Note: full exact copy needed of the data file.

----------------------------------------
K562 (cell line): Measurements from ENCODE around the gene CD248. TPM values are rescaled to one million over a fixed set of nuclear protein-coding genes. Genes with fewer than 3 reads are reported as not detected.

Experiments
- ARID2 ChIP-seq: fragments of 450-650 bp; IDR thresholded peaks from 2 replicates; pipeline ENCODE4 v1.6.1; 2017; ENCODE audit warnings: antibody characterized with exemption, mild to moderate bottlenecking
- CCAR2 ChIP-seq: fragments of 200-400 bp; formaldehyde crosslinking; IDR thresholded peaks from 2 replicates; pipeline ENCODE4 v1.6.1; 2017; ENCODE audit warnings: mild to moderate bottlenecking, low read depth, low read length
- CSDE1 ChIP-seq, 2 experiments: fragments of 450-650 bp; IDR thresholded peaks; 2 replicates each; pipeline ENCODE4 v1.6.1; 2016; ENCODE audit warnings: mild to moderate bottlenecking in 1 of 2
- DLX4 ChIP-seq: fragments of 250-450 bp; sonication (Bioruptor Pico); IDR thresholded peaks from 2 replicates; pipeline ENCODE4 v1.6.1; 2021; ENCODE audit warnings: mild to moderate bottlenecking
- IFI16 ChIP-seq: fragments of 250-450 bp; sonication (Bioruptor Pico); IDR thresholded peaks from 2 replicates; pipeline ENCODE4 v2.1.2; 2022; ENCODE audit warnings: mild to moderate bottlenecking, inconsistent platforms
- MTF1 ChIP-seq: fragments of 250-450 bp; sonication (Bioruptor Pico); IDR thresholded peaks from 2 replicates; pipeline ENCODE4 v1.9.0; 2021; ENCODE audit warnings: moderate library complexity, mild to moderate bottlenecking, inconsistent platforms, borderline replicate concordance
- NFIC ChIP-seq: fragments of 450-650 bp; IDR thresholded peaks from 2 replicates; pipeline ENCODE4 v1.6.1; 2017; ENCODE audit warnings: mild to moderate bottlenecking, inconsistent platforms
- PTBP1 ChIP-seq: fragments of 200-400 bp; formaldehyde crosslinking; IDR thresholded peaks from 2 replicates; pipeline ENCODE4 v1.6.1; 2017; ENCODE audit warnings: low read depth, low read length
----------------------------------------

K562 (cell line): Measurements from ENCODE around the gene CD248. TPM values are rescaled to one million over a fixed set of nuclear protein-coding genes. Genes with fewer than 3 reads are reported as not detected.

Experiments
- ARID2 ChIP-seq: fragments of 450-650 bp; IDR thresholded peaks from 2 replicates; pipeline ENCODE4 v1.6.1; 2017; ENCODE audit warnings: antibody characterized with exemption, mild to moderate bottlenecking
- CCAR2 ChIP-seq: fragments of 200-400 bp; formaldehyde crosslinking; IDR thresholded peaks from 2 replicates; pipeline ENCODE4 v1.6.1; 2017; ENCODE audit warnings: mild to moderate bottlenecking, low read depth, low read length
- CSDE1 ChIP-seq, 2 experiments: fragments of 450-650 bp; IDR thresholded peaks; 2 replicates each; pipeline ENCODE4 v1.6.1; 2016; ENCODE audit warnings: mild to moderate bottlenecking in 1 of 2
- DLX4 ChIP-seq: fragments of 250-450 bp; sonication (Bioruptor Pico); IDR thresholded peaks from 2 replicates; pipeline ENCODE4 v1.6.1; 2021; ENCODE audit warnings: mild to moderate bottlenecking
- IFI16 ChIP-seq: fragments of 250-450 bp; sonication (Bioruptor Pico); IDR thresholded peaks from 2 replicates; pipeline ENCODE4 v2.1.2; 2022; ENCODE audit warnings: mild to moderate bottlenecking, inconsistent platforms
- MTF1 ChIP-seq: fragments of 250-450 bp; sonication (Bioruptor Pico); IDR thresholded peaks from 2 replicates; pipeline ENCODE4 v1.9.0; 2021; ENCODE audit warnings: moderate library complexity, mild to moderate bottlenecking, inconsistent platforms, borderline replicate concordance
- NFIC ChIP-seq: fragments of 450-650 bp; IDR thresholded peaks from 2 replicates; pipeline ENCODE4 v1.6.1; 2017; ENCODE audit warnings: mild to moderate bottlenecking, inconsistent platforms
- PTBP1 ChIP-seq: fragments of 200-400 bp; formaldehyde crosslinking; IDR thresholded peaks from 2 replicates; pipeline ENCODE4 v1.6.1; 2017; ENCODE audit warnings: low read depth, low read length